4. If anti-inclusion persons understand that sexual orientation is not a choice, it may increase empathy for LGBTQ persons. If a person understands that a homosexual person doesn't choose same-sex attraction any more than a heterosexual person chooses other-sex attractions, maybe this will help heterosexual persons identify more with homosexual persons (for example), making it that much harder to deny them basic rights, or bully them, or refuse to ordain them.

Alan said...

The problem with ignoring choice is that the obvious BFTS rebuttal is "well, being gay may not be a choice, but acting gay is." So while you're making analogies to eye color, they're making analogies to alcoholism. Do we really want to rely on biological determinism to do the heavy lifting on deciding whether something is a sin or not?

Regardless of whether you agree, if your purpose here is to provide a rebuttal for common arguments, then your argument about choice absolutely must address behavior, whether you want to or not, since that's where the anti-gay folks focus their rants.

I still find the notion of arguing for or against rights for an entire class or race of people based on genetics deeply troubling. While I wish it were true that "if [anti-gay] persons understand that sexual orientation is not a choice, it may increase empathy for LGBTQ persons" when historically there is little evidence to back that up. Race is most evidently not a choice, but that didn't stop Christians from owning slaves. I don't think we can expect the BFTSs of our generation to be any smarter or moral than the bigots of previous generations, and all the evidence suggests they are neither.

This is also the hardest argument to make because it relies on people actually understanding and acknowledging the scientific evidence. Given the anti-intellectual tendencies of most of the BFTSs, that's a hard sell. If you can't convince these people the world isn't 6000 years old, then convincing them that sexual orientation isn't a choice is going to be pretty tough.

Doug Hagler said...

@ Alan: In brief - that's why we have more than two dozen arguments we're presenting here. We're not arguing for anything based on genetics alone. We're saying that genetics, as far as we understand them to determine sexual orientation, is about 4% of our total argument as presented. I would also be troubled, if we were arguing from genetics, but we are not. We are arguing from genetics, in addition to a huge load of other things including behavior, biblical languages, history, sociology, psychology, theology, ethics and politics, among others. We deal with behavior other places, but not in this particular point.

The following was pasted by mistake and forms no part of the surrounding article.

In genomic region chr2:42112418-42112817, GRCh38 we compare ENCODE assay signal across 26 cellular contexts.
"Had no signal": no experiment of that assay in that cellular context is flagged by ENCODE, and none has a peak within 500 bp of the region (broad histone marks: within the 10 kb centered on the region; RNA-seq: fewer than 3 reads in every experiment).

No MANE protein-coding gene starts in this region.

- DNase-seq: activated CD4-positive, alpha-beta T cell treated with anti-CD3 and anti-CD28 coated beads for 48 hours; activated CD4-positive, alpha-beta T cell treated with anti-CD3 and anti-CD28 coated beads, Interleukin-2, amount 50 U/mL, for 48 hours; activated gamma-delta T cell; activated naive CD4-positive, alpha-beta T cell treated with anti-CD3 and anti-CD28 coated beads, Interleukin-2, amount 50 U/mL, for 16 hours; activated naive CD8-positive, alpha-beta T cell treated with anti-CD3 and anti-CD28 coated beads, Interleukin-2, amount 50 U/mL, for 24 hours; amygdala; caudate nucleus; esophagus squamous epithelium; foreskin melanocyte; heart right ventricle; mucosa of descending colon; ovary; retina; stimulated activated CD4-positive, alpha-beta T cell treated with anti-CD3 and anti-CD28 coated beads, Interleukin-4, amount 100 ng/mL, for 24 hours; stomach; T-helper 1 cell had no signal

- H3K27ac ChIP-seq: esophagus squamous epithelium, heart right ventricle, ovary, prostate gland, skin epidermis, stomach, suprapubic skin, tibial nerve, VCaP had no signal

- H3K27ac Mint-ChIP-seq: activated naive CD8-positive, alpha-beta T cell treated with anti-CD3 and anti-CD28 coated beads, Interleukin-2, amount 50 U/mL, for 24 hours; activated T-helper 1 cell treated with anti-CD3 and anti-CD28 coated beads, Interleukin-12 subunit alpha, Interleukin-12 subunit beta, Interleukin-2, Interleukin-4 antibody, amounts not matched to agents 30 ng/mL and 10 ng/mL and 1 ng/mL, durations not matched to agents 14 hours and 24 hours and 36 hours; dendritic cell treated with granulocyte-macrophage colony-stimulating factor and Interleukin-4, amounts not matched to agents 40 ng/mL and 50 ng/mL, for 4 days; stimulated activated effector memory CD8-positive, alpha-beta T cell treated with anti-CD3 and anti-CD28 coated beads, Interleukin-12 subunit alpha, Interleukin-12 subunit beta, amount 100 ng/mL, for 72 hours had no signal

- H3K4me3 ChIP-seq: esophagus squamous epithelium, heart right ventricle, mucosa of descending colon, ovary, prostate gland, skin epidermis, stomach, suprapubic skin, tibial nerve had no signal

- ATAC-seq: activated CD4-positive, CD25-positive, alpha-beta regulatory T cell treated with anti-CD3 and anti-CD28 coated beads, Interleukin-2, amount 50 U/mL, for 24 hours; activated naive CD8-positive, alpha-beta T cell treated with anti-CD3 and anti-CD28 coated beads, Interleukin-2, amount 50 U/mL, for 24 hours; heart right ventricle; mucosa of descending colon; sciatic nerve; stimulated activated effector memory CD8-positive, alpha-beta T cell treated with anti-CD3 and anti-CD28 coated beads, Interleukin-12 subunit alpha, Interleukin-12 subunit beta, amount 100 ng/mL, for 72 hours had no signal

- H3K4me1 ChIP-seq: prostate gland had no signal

I just have to say I disagree on the empathy issue, but my evidence is anecdotal. I have seen people realize that homosexuality is no more a choice than heterosexuality, and I have seen it move them, even if slightly, in the direction of justice and inclusion.

Again, it is one argument among many others.

Aric Clark said...

I see Alan's point. Biology by itself is neutral, anyway, as Gagnon and friends are quick to point out. A Sociopath may be that way because of biological reasons. It doesn't make their behavior ok.

But Doug is also right that moral responsibility is lessened when no choice is involved. For example, I WOULD say that a sociopath is less responsible for their crime than a normal sane individual. For safety and to prevent future crimes we may need to restrain the sociopath, but they deserve our empathy.

Similarly I would say about choice that it is mostly morally neutral - which is to say that just because you did something by choice won't determine whether that thing was good or bad. It will however effect the degree of moral responsibility you have. If the thing you did was bad and you did it by choice that is worse than if you did it without intending to or under coercion.

I think we have to deal with sexual orientation and biology because it is a feature of arguments against homosexuality. I agree with you Alan that even if it was by choice it would not make it any more or less "moral". It would just mean that the people choosing it would be more responsible for their actions whether good or bad.

And yeah - they move the goal posts and make it about behavior, but that relies on a false dichotomy between identity and action, and a horrible shrinking of sexuality to mere coitus, as if holding hands, and flirtatious looks, and our very scent, appearance, movement, personality, thoughts, and presence were a-sexual. Yeah right.

Jodie said...

I think this argument, the one about choice, really challenges the doctrine of original sin, since the doctrine, at least as it is popularly understood, prominently features the lack of choice about sin.

Zenophobia is something we lack a choice about either. It may not be as deeply buried in our DNA as our sexual drive, but its in our DNA as well.

At the end of the day, it is time to re-open the whole notion of sin. We have learned more about human behavior and human instinct in the last 50 years than the accumulated knowledge of all previous time. Our theory about sin has been abandoned by the liberals and all scientific discoveries after 1900 have been abandoned by the Fundamentalists.

But there is such a thing as sin, and we need to recognize it. And while I do acknowledge that it has much to do with choice and values, we do sometimes choose incorrectly. We do sometimes aim and miss.